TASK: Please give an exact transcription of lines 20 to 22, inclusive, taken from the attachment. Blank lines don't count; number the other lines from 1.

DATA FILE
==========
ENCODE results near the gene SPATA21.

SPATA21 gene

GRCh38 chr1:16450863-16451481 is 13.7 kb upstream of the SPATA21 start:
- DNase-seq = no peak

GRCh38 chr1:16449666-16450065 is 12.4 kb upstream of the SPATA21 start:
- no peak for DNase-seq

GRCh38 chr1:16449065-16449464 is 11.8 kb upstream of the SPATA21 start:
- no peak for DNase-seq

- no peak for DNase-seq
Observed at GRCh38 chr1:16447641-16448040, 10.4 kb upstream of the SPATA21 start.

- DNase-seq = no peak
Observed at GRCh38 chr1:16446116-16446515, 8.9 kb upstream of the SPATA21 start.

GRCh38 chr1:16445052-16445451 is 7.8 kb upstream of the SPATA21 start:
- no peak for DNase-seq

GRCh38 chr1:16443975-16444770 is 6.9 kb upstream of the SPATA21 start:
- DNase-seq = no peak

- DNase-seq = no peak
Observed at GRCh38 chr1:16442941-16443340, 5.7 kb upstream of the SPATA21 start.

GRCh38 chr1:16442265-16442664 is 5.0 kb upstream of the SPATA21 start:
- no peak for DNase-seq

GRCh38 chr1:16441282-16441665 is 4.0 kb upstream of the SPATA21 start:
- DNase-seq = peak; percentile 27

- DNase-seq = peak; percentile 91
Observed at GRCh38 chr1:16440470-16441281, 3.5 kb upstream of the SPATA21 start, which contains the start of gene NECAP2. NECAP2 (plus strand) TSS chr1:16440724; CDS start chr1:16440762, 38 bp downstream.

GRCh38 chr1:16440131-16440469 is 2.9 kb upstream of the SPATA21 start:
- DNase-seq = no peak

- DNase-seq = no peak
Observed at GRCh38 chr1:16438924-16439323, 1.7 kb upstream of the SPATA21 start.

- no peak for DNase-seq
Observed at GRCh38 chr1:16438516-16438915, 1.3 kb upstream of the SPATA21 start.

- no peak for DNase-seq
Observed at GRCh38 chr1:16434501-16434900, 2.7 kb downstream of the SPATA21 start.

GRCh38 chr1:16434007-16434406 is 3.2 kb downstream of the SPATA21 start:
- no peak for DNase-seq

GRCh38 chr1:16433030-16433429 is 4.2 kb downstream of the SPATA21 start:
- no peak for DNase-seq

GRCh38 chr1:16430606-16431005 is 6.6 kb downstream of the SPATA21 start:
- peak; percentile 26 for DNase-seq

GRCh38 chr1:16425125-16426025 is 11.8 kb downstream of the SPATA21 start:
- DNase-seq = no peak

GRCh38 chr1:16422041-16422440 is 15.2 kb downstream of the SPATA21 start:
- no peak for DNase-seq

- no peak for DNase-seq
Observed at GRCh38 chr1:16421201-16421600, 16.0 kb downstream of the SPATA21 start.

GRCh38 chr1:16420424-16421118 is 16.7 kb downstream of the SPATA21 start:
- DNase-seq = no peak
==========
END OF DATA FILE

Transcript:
- no peak for DNase-seq

GRCh38 chr1:16441282-16441665 is 4.0 kb upstream of the SPATA21 start:
- DNase-seq = peak; percentile 27